Board members took action Wednesday after seeing the numbers in Hillsborough and Palm Beach counties. School began a week ago and already thousands of children have been sent home because teachers and classmates are infected with the delta variant of the coronavirus.

Veterans Affairs Dr. J. Stacey Klutts says it’s necessary to wear masks indoors and avoid large group gatherings. He says unprotected students sitting for hours in classrooms could rapidly spread infection.

Statewide, Florida reported 23,335 new infections for Tuesday, according to the CDC. The U.S. Department of Health and Human Services dashboard reported 17,096 hospitalizations of COVID-19 patients.

DeSantis, a Republican, also is in an escalating power struggle with the Democratic White House. After President Joe Biden ordered possible legal action Wednesday, the U.S. Education Department raised the possibility of using its civil rights arm against Florida and other states that have blocked public health measures meant to protect students.


JACKSON, Miss. — Republican U.S. Sen. Roger Wicker of Mississippi has tested positive for the coronavirus and is in isolation.

“Senator Wicker tested positive this morning for the COVID-19 virus after immediately seeking a test due to mild symptoms,” his communications director, Phillip Waller, said in a statement Thursday.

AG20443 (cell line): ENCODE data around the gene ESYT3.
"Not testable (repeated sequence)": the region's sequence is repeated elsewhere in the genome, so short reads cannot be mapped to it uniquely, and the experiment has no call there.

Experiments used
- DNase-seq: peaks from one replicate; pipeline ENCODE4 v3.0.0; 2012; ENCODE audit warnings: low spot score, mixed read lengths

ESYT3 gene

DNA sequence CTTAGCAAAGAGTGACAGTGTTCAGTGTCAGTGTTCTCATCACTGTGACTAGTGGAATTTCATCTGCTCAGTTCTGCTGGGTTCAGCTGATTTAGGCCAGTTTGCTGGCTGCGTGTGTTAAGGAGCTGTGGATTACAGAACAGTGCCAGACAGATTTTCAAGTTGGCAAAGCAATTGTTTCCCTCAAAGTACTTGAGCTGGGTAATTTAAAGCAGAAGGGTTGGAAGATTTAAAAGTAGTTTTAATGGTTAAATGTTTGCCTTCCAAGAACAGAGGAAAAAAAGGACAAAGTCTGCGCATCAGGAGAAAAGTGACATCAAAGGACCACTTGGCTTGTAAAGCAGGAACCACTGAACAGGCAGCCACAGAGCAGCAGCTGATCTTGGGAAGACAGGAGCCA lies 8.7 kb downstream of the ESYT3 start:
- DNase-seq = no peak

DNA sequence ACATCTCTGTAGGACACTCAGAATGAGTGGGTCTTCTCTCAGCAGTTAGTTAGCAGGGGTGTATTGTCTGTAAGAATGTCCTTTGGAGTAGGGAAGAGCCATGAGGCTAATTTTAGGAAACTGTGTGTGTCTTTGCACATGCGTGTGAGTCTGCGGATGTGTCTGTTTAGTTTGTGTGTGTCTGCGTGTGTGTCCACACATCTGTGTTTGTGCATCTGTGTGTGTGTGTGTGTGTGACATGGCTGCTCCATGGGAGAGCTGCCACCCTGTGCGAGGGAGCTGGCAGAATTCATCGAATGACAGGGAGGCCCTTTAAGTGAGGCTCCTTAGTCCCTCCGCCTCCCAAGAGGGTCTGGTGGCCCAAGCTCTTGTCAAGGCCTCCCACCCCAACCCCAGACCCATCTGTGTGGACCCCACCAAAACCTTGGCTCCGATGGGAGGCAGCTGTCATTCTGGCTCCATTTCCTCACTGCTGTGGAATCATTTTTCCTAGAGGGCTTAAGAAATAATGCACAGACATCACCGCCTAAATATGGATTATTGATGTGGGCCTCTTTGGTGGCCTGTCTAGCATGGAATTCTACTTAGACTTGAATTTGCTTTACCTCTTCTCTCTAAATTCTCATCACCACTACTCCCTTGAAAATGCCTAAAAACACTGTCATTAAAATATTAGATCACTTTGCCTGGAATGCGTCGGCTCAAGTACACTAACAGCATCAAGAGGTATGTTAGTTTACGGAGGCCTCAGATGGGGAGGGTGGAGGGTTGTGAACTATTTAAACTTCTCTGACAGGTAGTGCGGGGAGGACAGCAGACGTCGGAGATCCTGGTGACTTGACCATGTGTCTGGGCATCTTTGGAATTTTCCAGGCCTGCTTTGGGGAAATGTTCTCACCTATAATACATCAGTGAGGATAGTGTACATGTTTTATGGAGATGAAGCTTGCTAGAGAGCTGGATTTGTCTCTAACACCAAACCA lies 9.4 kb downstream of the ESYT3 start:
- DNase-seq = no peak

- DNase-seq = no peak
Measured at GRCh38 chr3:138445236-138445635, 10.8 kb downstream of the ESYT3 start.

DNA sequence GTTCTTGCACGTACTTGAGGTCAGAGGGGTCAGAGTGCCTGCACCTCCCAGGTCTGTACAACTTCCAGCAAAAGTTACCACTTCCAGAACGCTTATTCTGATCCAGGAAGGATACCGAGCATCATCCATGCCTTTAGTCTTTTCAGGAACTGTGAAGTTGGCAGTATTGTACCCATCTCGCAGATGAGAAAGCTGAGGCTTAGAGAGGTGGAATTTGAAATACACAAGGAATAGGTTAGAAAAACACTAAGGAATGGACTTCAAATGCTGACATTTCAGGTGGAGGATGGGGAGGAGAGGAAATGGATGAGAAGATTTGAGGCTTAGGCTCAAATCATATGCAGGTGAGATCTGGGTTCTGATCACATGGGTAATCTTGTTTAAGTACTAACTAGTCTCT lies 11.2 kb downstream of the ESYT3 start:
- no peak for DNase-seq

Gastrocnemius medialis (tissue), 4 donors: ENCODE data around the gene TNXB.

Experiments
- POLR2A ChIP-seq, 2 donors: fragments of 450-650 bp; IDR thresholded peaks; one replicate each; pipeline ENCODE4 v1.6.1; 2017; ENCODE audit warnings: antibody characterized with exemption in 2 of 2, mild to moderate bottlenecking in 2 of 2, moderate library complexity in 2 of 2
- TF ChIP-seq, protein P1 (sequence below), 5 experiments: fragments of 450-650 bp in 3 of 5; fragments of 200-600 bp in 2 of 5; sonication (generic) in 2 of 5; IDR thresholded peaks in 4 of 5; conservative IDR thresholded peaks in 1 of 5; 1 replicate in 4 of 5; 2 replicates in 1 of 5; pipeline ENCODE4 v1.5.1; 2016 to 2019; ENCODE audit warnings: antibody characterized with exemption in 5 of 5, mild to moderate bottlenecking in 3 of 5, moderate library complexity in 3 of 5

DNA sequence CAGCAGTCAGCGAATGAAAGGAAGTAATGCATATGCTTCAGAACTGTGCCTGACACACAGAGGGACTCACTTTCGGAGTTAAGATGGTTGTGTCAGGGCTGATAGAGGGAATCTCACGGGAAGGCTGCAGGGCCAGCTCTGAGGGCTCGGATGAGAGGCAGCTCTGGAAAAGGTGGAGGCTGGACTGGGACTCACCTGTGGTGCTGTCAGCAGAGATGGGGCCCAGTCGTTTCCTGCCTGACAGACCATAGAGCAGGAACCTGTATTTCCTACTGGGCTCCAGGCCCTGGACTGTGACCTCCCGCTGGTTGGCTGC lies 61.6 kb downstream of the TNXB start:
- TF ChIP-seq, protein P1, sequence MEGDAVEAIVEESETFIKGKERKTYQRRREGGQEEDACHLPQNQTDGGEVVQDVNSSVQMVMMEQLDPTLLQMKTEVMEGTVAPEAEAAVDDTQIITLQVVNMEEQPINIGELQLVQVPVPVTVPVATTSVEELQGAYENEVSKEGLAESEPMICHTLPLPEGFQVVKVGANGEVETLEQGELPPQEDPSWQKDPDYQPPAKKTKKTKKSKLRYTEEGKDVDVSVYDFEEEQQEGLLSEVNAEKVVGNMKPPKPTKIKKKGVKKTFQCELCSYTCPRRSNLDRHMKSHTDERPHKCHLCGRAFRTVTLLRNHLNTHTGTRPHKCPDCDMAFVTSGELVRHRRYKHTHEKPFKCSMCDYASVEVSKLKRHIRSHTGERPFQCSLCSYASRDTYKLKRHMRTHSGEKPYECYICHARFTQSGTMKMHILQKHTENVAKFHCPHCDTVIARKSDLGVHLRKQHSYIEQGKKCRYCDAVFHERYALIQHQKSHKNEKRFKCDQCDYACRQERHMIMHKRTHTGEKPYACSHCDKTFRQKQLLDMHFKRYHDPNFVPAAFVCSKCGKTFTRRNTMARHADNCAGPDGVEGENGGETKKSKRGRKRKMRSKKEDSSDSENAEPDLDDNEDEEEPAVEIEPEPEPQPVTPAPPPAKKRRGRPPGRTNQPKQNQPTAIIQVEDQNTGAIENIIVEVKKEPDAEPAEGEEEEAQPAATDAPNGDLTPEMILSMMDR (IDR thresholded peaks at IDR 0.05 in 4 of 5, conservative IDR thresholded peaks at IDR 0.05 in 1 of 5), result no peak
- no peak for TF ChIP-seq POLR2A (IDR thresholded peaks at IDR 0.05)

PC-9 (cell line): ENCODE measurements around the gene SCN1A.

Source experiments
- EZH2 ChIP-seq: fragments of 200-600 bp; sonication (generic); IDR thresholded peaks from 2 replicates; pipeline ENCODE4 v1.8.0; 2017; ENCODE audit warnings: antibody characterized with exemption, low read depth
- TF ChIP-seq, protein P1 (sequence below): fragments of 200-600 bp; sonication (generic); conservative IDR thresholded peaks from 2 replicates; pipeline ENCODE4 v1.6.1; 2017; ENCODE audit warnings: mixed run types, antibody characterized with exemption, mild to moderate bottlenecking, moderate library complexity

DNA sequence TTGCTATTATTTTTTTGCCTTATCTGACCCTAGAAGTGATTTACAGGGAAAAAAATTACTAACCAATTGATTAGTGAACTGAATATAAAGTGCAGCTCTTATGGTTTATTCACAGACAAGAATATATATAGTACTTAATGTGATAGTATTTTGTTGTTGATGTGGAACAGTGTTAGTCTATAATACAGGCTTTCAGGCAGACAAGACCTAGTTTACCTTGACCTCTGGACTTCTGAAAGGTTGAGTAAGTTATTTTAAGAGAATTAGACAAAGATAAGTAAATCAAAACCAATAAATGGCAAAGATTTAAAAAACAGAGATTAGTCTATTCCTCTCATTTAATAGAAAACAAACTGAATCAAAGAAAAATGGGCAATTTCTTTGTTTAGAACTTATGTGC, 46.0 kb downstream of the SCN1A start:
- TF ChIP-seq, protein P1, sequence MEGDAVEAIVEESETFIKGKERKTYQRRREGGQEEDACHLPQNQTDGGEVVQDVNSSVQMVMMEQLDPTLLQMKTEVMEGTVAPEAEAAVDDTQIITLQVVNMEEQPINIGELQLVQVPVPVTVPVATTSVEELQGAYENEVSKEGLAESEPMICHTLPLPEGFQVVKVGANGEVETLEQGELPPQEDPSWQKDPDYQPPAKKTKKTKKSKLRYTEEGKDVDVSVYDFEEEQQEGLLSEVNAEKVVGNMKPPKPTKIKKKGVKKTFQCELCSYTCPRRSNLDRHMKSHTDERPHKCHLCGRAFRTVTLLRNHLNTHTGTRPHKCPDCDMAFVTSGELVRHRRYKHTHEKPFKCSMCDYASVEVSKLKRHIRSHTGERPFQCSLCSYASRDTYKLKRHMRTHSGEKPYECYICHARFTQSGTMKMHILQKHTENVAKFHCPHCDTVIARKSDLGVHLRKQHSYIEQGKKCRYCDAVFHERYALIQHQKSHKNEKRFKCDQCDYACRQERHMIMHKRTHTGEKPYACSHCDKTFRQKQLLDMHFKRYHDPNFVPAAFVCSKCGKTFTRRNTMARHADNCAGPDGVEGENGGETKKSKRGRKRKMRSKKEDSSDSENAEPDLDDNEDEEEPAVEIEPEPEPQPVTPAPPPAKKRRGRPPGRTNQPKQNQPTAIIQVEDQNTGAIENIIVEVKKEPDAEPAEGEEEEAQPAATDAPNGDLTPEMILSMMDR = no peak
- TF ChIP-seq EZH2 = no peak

It says Senator Wicker is fully vaccinated, in good health and being treated by his Tupelo-based doctor.

“Everyone with whom Senator Wicker has come in close contact recently has been notified.”


ORLANDO, Fla. — The number of U.S. tourists who came to Florida in the second quarter of this year has returned to pre-pandemic levels, though the international market is still lagging.

Figures released Thursday show 30.6 million domestic visitors came to Florida from April through June of this year. That’s a 6% increase over the same time in 2019, and a 216% rise from the same time last year during the height of pandemic closures.

Florida welcomed only 1.1 million visitors from overseas and Canada in the second quarter of this year, compared to 3.5 million visitors in the second quarter of 2019.


WALTHAM, Mass. — Blood plasma from COVID-19 survivors didn’t help newly infected patients when tested against a dummy infusion, doctors reported.

The results of the experiment are the latest disappointment for a treatment known as convalescent plasma. The experimental treatment is not currently recommended in U.S. guidelines and it’s been difficult to study in a controlled way.